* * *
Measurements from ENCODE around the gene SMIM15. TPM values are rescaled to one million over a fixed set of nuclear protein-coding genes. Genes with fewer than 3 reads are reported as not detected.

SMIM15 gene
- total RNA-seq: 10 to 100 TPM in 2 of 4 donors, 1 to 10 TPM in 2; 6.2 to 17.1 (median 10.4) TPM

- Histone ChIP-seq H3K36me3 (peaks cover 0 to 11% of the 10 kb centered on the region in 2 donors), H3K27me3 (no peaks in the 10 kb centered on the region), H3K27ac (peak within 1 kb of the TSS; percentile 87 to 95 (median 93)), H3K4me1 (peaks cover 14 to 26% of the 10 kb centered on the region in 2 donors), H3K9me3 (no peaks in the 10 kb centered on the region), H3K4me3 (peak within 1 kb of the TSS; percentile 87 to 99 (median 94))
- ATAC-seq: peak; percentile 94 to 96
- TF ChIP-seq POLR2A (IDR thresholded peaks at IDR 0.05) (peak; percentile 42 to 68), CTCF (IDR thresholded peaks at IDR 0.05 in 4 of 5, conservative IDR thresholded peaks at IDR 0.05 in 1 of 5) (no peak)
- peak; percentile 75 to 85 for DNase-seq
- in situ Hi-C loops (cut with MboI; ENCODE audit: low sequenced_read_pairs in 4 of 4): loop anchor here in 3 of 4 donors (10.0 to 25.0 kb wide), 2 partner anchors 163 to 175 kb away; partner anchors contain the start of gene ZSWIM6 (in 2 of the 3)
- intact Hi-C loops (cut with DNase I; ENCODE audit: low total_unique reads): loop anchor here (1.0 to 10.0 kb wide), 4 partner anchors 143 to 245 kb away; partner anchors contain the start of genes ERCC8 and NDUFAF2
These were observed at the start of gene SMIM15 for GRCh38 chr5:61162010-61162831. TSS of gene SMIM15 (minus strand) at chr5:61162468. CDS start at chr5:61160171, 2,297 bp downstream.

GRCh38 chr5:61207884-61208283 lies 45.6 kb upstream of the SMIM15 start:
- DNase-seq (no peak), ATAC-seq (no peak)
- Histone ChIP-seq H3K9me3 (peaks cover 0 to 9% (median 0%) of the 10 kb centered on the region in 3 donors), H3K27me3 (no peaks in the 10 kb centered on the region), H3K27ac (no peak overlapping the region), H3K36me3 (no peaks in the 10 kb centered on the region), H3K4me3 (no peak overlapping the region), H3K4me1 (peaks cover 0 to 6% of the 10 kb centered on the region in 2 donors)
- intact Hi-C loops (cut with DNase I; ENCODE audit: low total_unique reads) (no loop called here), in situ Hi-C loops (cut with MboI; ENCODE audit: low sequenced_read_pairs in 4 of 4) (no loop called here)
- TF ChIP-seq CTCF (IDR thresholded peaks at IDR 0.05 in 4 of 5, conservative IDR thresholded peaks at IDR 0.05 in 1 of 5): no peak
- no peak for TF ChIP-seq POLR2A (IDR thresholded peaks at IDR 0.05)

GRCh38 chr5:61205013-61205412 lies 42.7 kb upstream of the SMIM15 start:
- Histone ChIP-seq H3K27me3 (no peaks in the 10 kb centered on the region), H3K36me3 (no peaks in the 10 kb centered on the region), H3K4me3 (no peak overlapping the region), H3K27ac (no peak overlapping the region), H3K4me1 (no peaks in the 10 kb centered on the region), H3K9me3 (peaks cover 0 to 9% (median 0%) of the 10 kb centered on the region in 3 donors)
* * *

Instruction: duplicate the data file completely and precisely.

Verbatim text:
Measurements from ENCODE around the gene SMIM15. TPM values are rescaled to one million over a fixed set of nuclear protein-coding genes. Genes with fewer than 3 reads are reported as not detected.

SMIM15 gene
- total RNA-seq: 10 to 100 TPM in 2 of 4 donors, 1 to 10 TPM in 2; 6.2 to 17.1 (median 10.4) TPM

- Histone ChIP-seq H3K36me3 (peaks cover 0 to 11% of the 10 kb centered on the region in 2 donors), H3K27me3 (no peaks in the 10 kb centered on the region), H3K27ac (peak within 1 kb of the TSS; percentile 87 to 95 (median 93)), H3K4me1 (peaks cover 14 to 26% of the 10 kb centered on the region in 2 donors), H3K9me3 (no peaks in the 10 kb centered on the region), H3K4me3 (peak within 1 kb of the TSS; percentile 87 to 99 (median 94))
- ATAC-seq: peak; percentile 94 to 96
- TF ChIP-seq POLR2A (IDR thresholded peaks at IDR 0.05) (peak; percentile 42 to 68), CTCF (IDR thresholded peaks at IDR 0.05 in 4 of 5, conservative IDR thresholded peaks at IDR 0.05 in 1 of 5) (no peak)
- peak; percentile 75 to 85 for DNase-seq
- in situ Hi-C loops (cut with MboI; ENCODE audit: low sequenced_read_pairs in 4 of 4): loop anchor here in 3 of 4 donors (10.0 to 25.0 kb wide), 2 partner anchors 163 to 175 kb away; partner anchors contain the start of gene ZSWIM6 (in 2 of the 3)
- intact Hi-C loops (cut with DNase I; ENCODE audit: low total_unique reads): loop anchor here (1.0 to 10.0 kb wide), 4 partner anchors 143 to 245 kb away; partner anchors contain the start of genes ERCC8 and NDUFAF2
These were observed at the start of gene SMIM15 for GRCh38 chr5:61162010-61162831. TSS of gene SMIM15 (minus strand) at chr5:61162468. CDS start at chr5:61160171, 2,297 bp downstream.

GRCh38 chr5:61207884-61208283 lies 45.6 kb upstream of the SMIM15 start:
- DNase-seq (no peak), ATAC-seq (no peak)
- Histone ChIP-seq H3K9me3 (peaks cover 0 to 9% (median 0%) of the 10 kb centered on the region in 3 donors), H3K27me3 (no peaks in the 10 kb centered on the region), H3K27ac (no peak overlapping the region), H3K36me3 (no peaks in the 10 kb centered on the region), H3K4me3 (no peak overlapping the region), H3K4me1 (peaks cover 0 to 6% of the 10 kb centered on the region in 2 donors)
- intact Hi-C loops (cut with DNase I; ENCODE audit: low total_unique reads) (no loop called here), in situ Hi-C loops (cut with MboI; ENCODE audit: low sequenced_read_pairs in 4 of 4) (no loop called here)
- TF ChIP-seq CTCF (IDR thresholded peaks at IDR 0.05 in 4 of 5, conservative IDR thresholded peaks at IDR 0.05 in 1 of 5): no peak
- no peak for TF ChIP-seq POLR2A (IDR thresholded peaks at IDR 0.05)

GRCh38 chr5:61205013-61205412 lies 42.7 kb upstream of the SMIM15 start:
- Histone ChIP-seq H3K27me3 (no peaks in the 10 kb centered on the region), H3K36me3 (no peaks in the 10 kb centered on the region), H3K4me3 (no peak overlapping the region), H3K27ac (no peak overlapping the region), H3K4me1 (no peaks in the 10 kb centered on the region), H3K9me3 (peaks cover 0 to 9% (median 0%) of the 10 kb centered on the region in 3 donors)